After reaching the four-year limit, students may still be eligible for other education tax credits, such as the Lifetime Learning Credit, as long as they meet the eligibility criteria.

Eligibility for the American Opportunity Tax Credit

American Opportunity Tax Credit Covered Expenses

Tuition and Fees

The AOTC covers tuition and other fees required for enrollment or attendance at an eligible educational institution.

Course-Related Materials


The AOTC includes expenses for books required for a student's coursework, whether purchased from the institution or an outside retailer.


Necessary supplies for a student's courses, such as lab equipment, art supplies, or software programs, can also be claimed under the AOTC.


Course-related equipment, such as computers and calculators, may be eligible for the AOTC if required for enrollment or attendance.

Expenses Not Covered by AOTC

The AOTC does not cover expenses such as room and board, transportation, insurance, medical expenses, or student fees not required for enrollment or attendance.

Calculating the American Opportunity Tax Credit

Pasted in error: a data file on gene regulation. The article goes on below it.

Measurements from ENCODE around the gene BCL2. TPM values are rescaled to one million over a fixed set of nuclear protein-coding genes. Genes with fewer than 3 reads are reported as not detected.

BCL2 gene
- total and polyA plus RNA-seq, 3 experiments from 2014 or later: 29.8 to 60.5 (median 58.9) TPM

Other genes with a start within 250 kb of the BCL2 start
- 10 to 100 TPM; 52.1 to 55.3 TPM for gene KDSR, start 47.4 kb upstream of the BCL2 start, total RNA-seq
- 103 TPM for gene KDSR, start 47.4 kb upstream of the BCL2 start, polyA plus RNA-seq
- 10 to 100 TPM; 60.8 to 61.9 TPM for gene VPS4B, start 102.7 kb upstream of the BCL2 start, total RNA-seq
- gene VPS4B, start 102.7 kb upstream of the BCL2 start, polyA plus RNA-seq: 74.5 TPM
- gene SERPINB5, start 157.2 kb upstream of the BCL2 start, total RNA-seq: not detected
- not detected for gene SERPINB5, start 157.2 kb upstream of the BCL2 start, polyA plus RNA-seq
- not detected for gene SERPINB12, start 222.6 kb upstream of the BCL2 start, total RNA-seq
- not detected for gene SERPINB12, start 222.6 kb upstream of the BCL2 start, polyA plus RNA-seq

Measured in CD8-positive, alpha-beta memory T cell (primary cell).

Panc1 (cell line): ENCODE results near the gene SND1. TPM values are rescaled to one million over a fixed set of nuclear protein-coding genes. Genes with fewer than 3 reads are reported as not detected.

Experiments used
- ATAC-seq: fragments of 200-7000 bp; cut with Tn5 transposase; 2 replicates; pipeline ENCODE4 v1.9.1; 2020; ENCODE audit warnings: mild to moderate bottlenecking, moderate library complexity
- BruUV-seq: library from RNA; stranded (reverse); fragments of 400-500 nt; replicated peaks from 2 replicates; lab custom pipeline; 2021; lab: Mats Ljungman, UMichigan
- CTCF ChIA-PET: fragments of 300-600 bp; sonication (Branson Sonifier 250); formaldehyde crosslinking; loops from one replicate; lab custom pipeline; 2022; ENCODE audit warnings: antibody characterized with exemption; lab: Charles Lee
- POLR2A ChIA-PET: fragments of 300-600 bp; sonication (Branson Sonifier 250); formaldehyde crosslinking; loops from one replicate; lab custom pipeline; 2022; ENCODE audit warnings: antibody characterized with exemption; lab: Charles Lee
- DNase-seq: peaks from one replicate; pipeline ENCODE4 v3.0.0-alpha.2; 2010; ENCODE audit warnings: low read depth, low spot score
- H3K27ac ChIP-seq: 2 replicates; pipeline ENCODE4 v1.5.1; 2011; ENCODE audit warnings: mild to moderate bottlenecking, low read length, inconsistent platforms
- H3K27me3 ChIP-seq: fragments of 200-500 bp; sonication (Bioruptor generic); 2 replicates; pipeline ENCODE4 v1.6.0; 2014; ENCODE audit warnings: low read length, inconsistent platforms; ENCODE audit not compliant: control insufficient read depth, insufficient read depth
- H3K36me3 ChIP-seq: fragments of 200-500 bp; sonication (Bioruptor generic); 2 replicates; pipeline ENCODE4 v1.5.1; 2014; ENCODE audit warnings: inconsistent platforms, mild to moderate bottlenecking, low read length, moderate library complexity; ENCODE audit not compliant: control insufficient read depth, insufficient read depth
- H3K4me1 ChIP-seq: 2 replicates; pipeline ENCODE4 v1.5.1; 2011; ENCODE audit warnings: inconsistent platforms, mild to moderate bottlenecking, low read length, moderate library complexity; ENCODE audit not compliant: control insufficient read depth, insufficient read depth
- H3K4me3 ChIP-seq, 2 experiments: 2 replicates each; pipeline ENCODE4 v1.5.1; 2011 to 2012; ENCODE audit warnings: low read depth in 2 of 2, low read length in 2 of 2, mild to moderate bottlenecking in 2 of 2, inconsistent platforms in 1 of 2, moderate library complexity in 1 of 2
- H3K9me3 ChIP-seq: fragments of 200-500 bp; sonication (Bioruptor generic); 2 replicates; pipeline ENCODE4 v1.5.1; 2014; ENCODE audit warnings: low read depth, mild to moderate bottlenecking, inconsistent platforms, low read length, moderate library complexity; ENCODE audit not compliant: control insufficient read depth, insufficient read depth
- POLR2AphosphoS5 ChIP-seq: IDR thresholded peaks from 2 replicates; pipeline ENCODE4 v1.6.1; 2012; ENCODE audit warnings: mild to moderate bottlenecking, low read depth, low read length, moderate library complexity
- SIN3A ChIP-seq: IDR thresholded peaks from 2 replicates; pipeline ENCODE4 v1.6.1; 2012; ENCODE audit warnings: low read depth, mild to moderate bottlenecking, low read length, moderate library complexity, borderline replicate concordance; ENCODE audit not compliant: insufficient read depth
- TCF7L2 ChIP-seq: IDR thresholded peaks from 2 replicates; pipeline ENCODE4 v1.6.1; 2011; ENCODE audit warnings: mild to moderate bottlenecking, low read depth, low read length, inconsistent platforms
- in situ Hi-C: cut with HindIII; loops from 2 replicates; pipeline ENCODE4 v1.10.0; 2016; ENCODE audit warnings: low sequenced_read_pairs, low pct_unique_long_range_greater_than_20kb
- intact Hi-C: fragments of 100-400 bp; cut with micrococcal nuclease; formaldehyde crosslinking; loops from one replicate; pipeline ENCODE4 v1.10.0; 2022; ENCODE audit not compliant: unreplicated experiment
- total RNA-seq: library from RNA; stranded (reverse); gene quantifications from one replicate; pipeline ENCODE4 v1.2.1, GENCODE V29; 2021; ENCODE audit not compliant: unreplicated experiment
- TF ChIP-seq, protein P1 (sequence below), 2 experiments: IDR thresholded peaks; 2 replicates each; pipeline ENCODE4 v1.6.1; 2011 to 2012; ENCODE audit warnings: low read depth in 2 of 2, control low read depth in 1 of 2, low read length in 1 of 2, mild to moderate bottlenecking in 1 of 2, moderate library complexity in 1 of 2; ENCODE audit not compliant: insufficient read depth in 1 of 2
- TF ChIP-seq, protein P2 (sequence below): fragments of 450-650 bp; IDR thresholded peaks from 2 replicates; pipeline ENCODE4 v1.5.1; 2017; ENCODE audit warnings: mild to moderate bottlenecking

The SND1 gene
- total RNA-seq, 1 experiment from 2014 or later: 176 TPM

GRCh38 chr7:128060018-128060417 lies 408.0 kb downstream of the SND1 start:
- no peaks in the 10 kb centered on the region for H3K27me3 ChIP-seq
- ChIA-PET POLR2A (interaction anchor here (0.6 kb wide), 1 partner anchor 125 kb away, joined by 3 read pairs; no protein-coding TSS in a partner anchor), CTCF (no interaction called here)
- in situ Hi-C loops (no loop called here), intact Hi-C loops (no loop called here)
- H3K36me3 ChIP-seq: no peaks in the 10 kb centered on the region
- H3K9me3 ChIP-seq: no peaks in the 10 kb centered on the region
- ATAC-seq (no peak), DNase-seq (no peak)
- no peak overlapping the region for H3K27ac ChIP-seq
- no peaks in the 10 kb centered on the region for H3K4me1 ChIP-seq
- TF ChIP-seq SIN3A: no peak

Maximum Credit Amount

The maximum amount of the AOTC is $2,500 per eligible student. The credit is calculated as 100% of the first $2,000 in qualifying expenses and 25% of the next $2,000 in expenses.

Phase-Out Range

As mentioned earlier, the AOTC phases out for taxpayers with higher incomes ($80,000 to $90,000 for single filers, and $160,000 to $180,000 for married filing jointly).

The credit amount is reduced for taxpayers within the phase-out range and eliminated entirely for those with incomes above the range.

Refundable and Non-Refundable Portions

The AOTC is partially refundable, meaning taxpayers can receive a refund even if they do not owe taxes. Forty percent of the credit is refundable, up to a maximum of $1,000.

Impact on Other Education Tax Credits

The AOTC cannot be claimed in conjunction with other education tax credits, such as the Lifetime Learning Credit (LLC), for the same student in the same tax year.

Taxpayers must choose the credit that provides the most significant benefit based on their individual circumstances.

Calculating the American Opportunity Tax Credit

Claiming the American Opportunity Tax Credit

Tax Forms and Documentation

Form 8863

To claim the AOTC, taxpayers must complete IRS Form 8863, Education Credits, and attach it to their federal income tax return (Form 1040 or 1040-SR).

Form 1098-T

Eligible educational institutions will provide students with Form 1098-T, Tuition Statement, which contains the necessary information to calculate and claim the AOTC. Taxpayers should retain this form for their records.

Timing and Deadlines

The AOTC must be claimed on the taxpayer's federal income tax return for the year in which the student's qualified education expenses were paid. It is essential to file the return and claim the credit by the applicable deadline, usually April 15th of the following year.

Amending Tax Returns to Claim the Credit